Google threatens to pull Gmail from Germany


26 Jun 2007

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If the German Government passes a new law banning the use of anonymous email accounts, Google has said that it will pull its email service from the country on the grounds of conflict of privacy practices.

Gmail, known as Google Mail in Germany due to the former being trademarked previously, allows users to anonymously sign up for email accounts. Google maintain that the proposed legislation goes against preserving the privacy of Gmail users.

Germany’s proposed laws are designed to complement anti-terrorist measures. Google claim that anonymity is essential to spam protection and preserving freedom of speech in the face of government restrictions.

If the law is passed it will be effective starting 2008 and all communications data concerning connection to internet, mobile phones and landlines will be saved for six months.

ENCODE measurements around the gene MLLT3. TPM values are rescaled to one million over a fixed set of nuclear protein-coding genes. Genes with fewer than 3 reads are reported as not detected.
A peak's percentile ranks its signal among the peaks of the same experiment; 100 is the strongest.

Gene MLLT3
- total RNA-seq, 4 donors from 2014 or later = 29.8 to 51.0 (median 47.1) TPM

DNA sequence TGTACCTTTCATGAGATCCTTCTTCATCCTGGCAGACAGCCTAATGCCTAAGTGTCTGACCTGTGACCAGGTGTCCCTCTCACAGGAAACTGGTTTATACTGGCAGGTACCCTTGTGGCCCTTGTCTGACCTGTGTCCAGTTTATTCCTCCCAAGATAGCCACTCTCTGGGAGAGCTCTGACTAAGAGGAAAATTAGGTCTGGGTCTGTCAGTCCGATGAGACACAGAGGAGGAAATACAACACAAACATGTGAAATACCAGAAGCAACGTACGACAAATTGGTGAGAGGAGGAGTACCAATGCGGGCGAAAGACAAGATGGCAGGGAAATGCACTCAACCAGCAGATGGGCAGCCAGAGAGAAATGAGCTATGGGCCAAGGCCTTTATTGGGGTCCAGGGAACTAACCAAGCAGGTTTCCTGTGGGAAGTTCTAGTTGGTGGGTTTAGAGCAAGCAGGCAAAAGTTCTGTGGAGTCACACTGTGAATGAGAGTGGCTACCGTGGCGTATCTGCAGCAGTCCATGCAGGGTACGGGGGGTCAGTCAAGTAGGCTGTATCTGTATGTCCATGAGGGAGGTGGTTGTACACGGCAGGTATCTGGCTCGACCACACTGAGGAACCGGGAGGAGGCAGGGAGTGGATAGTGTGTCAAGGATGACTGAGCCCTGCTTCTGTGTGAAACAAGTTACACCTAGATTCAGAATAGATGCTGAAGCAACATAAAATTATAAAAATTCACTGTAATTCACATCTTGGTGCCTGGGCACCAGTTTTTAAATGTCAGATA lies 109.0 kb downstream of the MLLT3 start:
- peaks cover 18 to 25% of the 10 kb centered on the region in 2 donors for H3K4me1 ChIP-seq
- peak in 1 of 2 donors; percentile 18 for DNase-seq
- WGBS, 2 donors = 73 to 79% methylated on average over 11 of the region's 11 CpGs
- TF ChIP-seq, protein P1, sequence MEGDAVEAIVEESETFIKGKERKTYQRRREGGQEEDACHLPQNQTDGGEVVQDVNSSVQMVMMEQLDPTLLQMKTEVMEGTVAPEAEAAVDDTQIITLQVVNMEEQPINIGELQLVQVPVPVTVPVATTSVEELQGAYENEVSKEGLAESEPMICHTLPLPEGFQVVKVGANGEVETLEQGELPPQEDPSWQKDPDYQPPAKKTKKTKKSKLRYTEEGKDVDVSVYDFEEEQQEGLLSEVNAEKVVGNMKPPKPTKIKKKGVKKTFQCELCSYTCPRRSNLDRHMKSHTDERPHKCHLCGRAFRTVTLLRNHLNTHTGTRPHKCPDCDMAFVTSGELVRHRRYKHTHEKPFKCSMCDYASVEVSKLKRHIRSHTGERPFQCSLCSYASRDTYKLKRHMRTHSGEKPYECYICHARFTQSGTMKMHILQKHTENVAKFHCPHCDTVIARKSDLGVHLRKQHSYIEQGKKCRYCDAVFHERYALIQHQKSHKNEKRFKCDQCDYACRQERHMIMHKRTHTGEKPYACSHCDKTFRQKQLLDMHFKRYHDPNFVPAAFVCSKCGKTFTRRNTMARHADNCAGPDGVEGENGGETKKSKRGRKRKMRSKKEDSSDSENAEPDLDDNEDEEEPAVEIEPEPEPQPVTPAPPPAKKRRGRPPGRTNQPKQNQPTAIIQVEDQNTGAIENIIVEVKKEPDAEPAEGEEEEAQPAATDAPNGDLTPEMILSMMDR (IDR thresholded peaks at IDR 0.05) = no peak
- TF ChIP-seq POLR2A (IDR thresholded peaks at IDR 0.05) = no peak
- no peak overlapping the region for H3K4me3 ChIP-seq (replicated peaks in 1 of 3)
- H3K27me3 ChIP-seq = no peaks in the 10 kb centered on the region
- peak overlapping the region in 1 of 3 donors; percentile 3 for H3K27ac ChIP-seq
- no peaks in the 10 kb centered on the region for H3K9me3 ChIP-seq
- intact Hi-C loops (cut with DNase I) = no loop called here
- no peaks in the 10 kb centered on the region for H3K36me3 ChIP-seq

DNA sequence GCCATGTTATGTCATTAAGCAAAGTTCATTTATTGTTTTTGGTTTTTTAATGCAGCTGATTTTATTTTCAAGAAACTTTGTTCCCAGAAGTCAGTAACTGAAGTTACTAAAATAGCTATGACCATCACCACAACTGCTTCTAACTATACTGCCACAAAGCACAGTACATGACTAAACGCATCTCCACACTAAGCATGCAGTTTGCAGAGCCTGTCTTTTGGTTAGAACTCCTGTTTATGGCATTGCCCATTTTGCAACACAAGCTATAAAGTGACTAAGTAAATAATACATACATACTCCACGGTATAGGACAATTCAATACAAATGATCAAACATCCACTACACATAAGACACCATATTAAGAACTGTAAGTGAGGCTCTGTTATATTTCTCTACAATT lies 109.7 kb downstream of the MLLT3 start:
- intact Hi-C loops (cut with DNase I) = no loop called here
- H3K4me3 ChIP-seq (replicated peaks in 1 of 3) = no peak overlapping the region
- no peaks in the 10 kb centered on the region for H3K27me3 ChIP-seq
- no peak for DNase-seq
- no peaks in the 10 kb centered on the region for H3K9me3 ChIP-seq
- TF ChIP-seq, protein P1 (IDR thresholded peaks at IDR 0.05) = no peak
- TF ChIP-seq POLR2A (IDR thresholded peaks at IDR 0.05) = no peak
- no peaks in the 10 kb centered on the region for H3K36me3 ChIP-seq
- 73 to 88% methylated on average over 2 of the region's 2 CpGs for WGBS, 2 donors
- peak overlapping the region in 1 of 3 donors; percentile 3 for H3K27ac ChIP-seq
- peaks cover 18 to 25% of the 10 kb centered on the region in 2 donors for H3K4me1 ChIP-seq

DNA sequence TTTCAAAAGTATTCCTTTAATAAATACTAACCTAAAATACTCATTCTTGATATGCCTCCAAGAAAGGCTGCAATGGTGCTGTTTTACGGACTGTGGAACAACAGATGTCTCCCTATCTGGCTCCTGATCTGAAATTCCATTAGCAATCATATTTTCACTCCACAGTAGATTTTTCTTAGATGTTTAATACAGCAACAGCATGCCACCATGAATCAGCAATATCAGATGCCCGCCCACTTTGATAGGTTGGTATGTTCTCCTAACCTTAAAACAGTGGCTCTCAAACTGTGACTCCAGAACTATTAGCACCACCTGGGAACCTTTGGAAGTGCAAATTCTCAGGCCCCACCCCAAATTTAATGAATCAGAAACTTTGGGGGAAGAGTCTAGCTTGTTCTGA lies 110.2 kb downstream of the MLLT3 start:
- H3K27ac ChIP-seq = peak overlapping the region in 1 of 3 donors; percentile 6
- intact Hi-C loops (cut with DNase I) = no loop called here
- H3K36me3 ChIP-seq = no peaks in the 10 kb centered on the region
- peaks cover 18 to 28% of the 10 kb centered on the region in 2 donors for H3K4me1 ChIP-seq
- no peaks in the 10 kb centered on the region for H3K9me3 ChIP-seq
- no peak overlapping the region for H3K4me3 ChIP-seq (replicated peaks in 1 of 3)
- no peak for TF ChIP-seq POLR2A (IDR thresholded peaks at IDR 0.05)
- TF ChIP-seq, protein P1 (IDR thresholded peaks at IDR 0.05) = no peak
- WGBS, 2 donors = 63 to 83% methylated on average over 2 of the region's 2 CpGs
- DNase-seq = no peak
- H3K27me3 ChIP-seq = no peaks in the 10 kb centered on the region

Anonymising proxy servers such as Citeseer would be rendered illegal under the new laws.

Google’s fight for the internet users right to anonymity is in contrast to its own data retention battle that it is currently waging with the Article 29 Working Party, an EU advisory body for personal data privacy.

The Article 29 Working Party demanded that Google reduce the time its saves users data from two years and succeeded in bringing it down to 18 months.

The group, headed by supervisor Peter Hustinx, is currently extending its research into Google’s search retention records and plans to release a EU wide paper on completion.

By Marie Boran